Felix Baumgartner in Oman Bernhard Spöttel/Red Bull Photofiles

Just recently you could have been forgiven for thinking that B.A.S.E. jumper Felix Baumgartner had vanished off the face of the earth; following months of preparations, however, he was in Oman for a jump into the second largest cave in the world...

It's 395 feet deep, curved like a tube and, if you believe the endless tales, inhabited by evil spirits: the "Seating of the Spirits" cave on Oman's 3,900-foot-high Selma Plateau is not one of the Middle East's most inviting destinations.

Jumping into the absolute darkness from its vertical mouth hasn't yet crossed the mind of anyone with any sense of self-preservation. "But I’m someone who sets himself goals that no one has ever set before and achieves them," says Felix.

At 10:55am on a day at the end of January, he launched himself off a ledge into the cave - one of the biggest risks of an adrenalin-filled career, even for Baumgartner.

"I don't lust after fear, but fear is what makes a goal worthwhile." -Felix Baumgartner

The jump lasted six seconds, most of it through pitch darkness - making sure that the lighting conditions were as favorable as possible for the start of the jump didn't help much, either. Because "Fearless Felix" is known not just for his casual intrepidness but also for his meticulous and highly professional attention to all of the risks involved, months of preparation went into the jump.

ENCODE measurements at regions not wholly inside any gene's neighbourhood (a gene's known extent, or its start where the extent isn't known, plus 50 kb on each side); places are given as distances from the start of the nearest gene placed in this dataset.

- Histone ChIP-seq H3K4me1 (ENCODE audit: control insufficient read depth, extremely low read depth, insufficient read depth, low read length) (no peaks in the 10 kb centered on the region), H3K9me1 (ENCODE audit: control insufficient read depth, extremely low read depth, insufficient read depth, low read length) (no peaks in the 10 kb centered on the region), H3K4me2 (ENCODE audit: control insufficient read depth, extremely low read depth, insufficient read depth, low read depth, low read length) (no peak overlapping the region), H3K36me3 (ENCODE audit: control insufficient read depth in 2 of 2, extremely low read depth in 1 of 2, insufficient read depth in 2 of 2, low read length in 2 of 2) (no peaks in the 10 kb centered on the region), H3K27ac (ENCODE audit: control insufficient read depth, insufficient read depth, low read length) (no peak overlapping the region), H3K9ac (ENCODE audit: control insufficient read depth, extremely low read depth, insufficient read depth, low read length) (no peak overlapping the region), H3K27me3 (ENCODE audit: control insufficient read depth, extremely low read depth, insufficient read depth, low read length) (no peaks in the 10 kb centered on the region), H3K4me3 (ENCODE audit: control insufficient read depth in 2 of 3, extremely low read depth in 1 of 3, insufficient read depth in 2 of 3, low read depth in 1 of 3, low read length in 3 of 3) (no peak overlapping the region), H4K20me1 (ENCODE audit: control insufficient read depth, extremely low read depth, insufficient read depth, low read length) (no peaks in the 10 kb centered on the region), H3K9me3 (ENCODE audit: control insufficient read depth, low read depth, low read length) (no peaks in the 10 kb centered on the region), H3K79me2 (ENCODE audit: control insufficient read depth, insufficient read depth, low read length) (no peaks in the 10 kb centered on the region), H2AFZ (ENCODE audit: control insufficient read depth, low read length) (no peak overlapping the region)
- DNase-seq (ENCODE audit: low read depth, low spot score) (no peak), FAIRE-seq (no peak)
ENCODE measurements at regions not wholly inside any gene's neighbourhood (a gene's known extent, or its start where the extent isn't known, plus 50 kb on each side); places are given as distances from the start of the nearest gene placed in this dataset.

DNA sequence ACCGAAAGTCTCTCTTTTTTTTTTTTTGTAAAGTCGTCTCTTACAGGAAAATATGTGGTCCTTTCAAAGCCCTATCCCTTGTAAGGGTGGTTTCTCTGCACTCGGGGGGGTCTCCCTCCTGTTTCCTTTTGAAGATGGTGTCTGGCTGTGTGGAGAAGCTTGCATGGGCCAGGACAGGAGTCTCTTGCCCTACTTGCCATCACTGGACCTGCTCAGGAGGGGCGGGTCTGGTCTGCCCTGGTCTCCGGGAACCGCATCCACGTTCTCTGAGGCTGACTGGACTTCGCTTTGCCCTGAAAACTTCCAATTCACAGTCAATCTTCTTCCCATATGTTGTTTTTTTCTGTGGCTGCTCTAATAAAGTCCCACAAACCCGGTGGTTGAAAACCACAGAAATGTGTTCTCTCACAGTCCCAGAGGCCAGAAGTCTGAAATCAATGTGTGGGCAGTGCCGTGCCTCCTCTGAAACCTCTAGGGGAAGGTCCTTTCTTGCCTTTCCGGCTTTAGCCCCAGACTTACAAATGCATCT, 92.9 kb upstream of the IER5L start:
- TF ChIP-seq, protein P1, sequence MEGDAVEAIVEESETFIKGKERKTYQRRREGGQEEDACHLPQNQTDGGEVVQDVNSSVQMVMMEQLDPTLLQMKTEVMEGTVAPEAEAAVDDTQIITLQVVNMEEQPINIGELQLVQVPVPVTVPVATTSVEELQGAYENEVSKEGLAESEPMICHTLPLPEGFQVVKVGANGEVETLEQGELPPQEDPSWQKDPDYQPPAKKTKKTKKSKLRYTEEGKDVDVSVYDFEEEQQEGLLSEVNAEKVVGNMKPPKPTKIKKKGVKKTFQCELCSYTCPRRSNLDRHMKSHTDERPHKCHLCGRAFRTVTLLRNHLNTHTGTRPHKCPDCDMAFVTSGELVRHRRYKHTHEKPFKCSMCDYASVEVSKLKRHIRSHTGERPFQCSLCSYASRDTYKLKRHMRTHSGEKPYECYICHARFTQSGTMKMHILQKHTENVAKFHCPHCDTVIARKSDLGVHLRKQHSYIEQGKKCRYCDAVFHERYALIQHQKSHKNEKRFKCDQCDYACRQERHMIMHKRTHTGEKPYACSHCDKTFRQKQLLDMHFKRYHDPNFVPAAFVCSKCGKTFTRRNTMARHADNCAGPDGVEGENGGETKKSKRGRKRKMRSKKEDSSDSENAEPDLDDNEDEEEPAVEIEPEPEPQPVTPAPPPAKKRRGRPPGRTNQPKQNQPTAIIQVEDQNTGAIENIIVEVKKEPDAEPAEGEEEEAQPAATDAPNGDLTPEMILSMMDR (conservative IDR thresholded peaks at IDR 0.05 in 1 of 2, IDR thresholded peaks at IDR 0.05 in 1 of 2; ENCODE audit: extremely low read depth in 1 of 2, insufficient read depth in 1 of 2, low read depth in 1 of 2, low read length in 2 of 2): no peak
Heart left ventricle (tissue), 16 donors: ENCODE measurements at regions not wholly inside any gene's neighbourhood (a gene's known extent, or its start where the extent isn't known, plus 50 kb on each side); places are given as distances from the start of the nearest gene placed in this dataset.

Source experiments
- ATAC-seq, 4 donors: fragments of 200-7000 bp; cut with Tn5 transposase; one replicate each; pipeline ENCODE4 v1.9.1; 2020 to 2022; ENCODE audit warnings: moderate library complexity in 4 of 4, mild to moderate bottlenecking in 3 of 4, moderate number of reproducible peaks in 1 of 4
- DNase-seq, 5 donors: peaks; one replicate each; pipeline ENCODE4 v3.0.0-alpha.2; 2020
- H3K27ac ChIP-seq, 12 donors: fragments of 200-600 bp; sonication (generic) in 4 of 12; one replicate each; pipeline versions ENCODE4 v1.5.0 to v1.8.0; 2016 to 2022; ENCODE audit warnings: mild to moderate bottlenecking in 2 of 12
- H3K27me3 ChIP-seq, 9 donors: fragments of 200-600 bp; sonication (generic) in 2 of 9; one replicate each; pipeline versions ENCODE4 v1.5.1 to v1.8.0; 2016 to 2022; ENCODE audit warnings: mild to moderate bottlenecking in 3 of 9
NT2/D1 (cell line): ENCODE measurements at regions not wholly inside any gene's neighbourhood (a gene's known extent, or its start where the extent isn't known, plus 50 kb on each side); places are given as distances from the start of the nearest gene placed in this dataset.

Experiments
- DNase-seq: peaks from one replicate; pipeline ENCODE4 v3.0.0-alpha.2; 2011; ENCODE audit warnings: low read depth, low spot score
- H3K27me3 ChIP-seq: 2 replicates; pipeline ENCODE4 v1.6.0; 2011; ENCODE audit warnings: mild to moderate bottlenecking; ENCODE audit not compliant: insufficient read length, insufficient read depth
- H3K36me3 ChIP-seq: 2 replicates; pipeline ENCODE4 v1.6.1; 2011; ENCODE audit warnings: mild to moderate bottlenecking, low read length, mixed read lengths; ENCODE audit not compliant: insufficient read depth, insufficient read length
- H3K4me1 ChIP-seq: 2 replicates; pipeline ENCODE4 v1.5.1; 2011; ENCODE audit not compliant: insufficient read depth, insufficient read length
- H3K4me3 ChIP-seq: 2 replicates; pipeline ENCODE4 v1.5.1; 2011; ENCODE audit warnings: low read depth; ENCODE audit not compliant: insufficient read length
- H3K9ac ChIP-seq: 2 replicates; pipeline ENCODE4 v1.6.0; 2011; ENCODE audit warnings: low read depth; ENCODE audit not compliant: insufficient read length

"I visited the location many times with my team to explore it, take notes and define the necessary measures to set before the jump," he says. To help the 37-year-old Austrian find his bearings during the flight through the contorted tunnel, his team marked out the floor of the cave with lights, the idea being to steer toward them. And precise calculations on the depth and curvature of the cave and his own velocity of fall were made to determine the right time to pull the ripcord of his specially-constructed parachute.

His freefall into the darkness of the cave was "a gigantic feeling", according to pioneer Baumgartner, who regards victory over himself as the most important goal of his projects.

"I don't lust after fear, but fear is what makes a goal worthwhile, which makes fear part of the job."

Fear is something he's overcome by jumping, for example: from the 1,480-foot-high Petronas Twin Towers in Kuala Lumpur, from the statue of Christ the Redeemer in Rio de Janeiro and, most recently, from the Turning Torso in Malmö, Sweden. No wonder, then, that even the cursed spirits of Oman respectfully kept their distance...


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